**1.** Consider . What is the volume of the region

(1)

The first thing we do: consider the rectangle and form a partition of into segments and into segments. This gives us a mesh of rectangles as specified by the following diagram:

Observe the area of is

(2)

We can approximate the volume of by a sort of Riemann sum, picking points in and taking

(3)

However, as with Riemann sums, we recover the exact volume when we take the limits :

(4)

if the limit exists.

**2. Definition.** We define the **“Double Integral”** of over the integral as

(5)

if this limit exists.

Note this sum is called a *double Riemann sum*, just as a for the single integral we had a *Riemann Sum*.

**3. Properties of Integrals.** We won’t prove, but note, there are three important properties double integrals satisfy. Two can be grouped together as linearity:

(6)

and

(7)

where and are continuous on , and is a constant.

If for all , then

(8)

**4. Problem:** How do we compute ?

### Iterated Integrals

**5. Fubini’s Theorem.** If is continuous on the integral , then

(9)

We won’t prove it (that’s what real analysis discusses!), but the parenthetic terms are functions of a single variable and describe the area of a “sheet”. By stacking “sheets” we can compute the volume of the region.

**6.** This is fine for rectangular regions, but over arbitrary regions what do we do? We bound the region by a pair of curves :

In these situations, we write

(10)

Please note the order of integration, and corresponding boundary of integration!

**7.** We can likewise bound the region by curves , for example:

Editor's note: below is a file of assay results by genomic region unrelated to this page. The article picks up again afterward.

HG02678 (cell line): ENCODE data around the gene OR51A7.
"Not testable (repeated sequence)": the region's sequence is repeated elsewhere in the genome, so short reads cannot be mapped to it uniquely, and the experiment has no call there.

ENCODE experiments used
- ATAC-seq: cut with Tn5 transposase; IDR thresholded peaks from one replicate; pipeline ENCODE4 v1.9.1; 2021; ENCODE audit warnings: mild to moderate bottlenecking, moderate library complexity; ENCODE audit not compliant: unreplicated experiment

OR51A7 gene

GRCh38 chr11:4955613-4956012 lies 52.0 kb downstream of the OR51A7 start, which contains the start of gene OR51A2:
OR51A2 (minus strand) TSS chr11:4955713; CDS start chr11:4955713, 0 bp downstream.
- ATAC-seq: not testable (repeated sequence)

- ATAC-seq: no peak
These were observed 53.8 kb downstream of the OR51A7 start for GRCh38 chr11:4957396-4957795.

The trick lies with writing these integrals as

(11)

Again, note the order of integration!

Example 1.Lets consider the domain

(12)

Evaluate the integral

(13)

Solution:\quad\ignorespaces We first doodle this domain, shade it in red:

Now we use Fubini’s theorem writing

(14)

Observe the order of integration, and the bounds of integration are determined by specifying and for the quantity. Similarly, since , we determine the bounds of integration for the integral.Using linearity, we can write

(15)

where

(16)

and

(17)

Now we can evaluate each of these separately.We see for , there are no expressions, so we have

(18)

Performing this inner integral

(19)

We plug this back in:

(20)

This can be solved quickly as

(21)

Thus

(22)

Moreover this implies .

What to do about ? Recall

We first perform the inner integral

(23)

We plug this back in

(24)

We can calculate this out directly as

(25)

But we forgot the coefficient in front of the integral! Thus our integral is

(26)

giving us our final result

(27)

which concludes our example.